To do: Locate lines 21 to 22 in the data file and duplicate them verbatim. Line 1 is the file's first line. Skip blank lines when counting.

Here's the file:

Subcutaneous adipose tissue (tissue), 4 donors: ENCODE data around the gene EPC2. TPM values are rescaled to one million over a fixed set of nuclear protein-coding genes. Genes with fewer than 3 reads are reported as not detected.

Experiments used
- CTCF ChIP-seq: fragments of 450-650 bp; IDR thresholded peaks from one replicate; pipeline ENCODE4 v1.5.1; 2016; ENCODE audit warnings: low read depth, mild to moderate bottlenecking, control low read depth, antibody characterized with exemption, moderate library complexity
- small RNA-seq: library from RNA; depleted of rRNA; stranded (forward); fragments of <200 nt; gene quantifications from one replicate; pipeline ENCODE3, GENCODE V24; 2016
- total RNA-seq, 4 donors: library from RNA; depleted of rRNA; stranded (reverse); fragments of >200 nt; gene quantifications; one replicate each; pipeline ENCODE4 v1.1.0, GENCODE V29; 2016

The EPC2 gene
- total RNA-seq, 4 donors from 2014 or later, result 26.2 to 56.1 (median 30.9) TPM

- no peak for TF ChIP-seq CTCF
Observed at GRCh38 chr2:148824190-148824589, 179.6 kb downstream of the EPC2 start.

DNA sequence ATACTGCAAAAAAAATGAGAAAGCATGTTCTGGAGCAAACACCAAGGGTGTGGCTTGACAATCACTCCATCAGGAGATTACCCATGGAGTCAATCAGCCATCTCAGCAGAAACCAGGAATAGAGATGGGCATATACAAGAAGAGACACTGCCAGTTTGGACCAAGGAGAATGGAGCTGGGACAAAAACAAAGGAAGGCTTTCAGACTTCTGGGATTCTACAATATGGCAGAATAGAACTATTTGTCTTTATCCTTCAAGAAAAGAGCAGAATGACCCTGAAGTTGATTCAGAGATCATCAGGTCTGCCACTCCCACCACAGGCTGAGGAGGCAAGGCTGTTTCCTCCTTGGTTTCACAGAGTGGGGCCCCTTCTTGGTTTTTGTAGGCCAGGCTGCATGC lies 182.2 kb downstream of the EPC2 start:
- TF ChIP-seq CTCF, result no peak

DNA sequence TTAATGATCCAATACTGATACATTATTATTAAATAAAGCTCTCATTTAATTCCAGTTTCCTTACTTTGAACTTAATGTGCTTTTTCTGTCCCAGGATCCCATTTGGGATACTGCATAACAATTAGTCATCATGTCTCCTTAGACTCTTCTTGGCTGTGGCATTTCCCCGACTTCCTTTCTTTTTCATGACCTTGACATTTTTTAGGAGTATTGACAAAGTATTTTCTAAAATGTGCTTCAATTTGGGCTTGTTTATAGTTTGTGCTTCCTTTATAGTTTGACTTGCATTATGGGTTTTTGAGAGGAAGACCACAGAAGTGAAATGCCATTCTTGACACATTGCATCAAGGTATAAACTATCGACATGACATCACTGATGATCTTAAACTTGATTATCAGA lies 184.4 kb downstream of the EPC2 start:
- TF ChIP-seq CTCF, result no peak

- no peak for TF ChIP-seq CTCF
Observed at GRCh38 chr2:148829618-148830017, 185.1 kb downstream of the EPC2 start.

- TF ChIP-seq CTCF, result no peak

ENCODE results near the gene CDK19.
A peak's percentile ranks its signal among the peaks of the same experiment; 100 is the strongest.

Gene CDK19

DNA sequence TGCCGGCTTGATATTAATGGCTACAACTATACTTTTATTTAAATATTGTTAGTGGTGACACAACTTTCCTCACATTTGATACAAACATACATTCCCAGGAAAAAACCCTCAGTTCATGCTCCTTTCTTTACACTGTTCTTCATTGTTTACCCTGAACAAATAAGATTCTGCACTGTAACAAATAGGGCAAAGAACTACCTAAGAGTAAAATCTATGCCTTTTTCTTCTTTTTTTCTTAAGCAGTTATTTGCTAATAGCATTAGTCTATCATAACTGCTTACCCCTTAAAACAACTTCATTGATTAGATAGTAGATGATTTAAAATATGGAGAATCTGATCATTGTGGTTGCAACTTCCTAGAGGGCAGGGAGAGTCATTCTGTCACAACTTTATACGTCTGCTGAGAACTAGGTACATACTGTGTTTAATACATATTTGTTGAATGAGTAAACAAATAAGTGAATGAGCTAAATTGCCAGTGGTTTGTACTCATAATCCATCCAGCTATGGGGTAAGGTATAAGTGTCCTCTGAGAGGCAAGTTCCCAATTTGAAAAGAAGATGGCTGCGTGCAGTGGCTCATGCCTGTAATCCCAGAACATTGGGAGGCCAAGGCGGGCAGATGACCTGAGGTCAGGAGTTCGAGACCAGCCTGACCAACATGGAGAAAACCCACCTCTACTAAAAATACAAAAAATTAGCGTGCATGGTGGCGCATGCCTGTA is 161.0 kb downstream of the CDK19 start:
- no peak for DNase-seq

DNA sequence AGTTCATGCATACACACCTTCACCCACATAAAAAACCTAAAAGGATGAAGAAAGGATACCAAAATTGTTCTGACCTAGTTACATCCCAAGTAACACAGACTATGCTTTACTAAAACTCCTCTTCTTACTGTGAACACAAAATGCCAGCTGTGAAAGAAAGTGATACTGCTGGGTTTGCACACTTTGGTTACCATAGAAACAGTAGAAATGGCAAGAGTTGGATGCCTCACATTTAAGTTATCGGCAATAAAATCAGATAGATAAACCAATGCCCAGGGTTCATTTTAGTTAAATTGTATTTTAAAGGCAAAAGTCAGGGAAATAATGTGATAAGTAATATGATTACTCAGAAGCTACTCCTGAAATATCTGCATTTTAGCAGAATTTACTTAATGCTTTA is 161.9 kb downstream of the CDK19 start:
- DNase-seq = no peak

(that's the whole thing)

- no peak for DNase-seq

DNA sequence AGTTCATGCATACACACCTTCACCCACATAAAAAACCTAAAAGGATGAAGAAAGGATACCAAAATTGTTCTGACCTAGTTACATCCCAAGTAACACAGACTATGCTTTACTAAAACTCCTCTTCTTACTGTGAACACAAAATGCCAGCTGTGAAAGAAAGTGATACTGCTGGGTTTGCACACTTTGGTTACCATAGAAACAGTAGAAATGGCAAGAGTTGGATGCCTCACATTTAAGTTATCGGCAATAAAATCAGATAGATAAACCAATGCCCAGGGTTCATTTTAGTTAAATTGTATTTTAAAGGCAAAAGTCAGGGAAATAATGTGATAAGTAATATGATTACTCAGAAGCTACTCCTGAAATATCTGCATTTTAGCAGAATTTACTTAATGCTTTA is 161.9 kb downstream of the CDK19 start: